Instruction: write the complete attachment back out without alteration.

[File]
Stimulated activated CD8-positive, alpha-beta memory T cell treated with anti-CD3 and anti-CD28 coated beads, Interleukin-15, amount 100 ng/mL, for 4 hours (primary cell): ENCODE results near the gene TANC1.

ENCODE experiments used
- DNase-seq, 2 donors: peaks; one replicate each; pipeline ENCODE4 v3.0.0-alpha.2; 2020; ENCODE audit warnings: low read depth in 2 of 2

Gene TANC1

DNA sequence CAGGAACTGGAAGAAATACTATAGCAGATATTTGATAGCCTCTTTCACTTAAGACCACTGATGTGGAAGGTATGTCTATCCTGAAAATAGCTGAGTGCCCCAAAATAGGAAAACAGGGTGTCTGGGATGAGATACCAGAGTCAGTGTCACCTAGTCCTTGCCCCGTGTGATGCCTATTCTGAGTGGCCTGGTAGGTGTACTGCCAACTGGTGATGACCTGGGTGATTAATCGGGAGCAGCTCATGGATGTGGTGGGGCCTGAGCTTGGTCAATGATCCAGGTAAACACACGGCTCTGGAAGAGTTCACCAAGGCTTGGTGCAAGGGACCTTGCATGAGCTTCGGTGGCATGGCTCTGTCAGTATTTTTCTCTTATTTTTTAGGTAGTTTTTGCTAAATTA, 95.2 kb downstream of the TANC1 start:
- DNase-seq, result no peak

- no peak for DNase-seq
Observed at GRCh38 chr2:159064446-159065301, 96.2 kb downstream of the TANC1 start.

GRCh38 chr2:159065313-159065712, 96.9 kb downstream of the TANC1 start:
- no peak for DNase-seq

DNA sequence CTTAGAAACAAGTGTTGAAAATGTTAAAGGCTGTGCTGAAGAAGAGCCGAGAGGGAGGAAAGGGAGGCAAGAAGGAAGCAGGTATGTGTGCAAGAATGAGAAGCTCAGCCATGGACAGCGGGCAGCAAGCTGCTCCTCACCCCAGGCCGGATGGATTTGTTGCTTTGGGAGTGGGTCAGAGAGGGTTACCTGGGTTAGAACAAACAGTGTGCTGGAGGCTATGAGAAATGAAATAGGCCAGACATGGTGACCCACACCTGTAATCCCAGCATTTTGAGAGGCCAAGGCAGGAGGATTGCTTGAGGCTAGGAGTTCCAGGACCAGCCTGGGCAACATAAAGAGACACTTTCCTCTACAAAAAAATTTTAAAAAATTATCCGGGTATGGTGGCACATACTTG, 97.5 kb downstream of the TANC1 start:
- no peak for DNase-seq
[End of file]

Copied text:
Stimulated activated CD8-positive, alpha-beta memory T cell treated with anti-CD3 and anti-CD28 coated beads, Interleukin-15, amount 100 ng/mL, for 4 hours (primary cell): ENCODE results near the gene TANC1.

ENCODE experiments used
- DNase-seq, 2 donors: peaks; one replicate each; pipeline ENCODE4 v3.0.0-alpha.2; 2020; ENCODE audit warnings: low read depth in 2 of 2

Gene TANC1

DNA sequence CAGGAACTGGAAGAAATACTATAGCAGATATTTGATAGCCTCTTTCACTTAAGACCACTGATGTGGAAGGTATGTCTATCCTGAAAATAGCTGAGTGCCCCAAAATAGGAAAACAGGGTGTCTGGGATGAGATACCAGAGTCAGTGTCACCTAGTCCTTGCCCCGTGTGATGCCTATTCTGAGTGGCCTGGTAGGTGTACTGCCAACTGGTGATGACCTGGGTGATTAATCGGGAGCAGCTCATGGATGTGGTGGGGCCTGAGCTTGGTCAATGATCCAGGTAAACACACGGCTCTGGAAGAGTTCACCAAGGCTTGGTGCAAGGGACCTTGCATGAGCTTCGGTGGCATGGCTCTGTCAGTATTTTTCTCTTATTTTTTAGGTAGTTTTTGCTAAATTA, 95.2 kb downstream of the TANC1 start:
- DNase-seq, result no peak

- no peak for DNase-seq
Observed at GRCh38 chr2:159064446-159065301, 96.2 kb downstream of the TANC1 start.

GRCh38 chr2:159065313-159065712, 96.9 kb downstream of the TANC1 start:
- no peak for DNase-seq

DNA sequence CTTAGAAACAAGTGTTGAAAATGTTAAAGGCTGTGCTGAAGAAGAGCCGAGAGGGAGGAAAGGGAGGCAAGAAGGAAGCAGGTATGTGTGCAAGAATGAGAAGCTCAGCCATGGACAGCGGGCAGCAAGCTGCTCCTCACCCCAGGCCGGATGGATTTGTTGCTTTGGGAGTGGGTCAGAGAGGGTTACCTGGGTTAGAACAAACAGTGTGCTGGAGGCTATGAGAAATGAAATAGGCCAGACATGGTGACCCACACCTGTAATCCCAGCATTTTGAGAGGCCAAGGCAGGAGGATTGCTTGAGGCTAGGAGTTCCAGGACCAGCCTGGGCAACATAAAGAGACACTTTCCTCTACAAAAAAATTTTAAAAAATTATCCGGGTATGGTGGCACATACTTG, 97.5 kb downstream of the TANC1 start:
- no peak for DNase-seq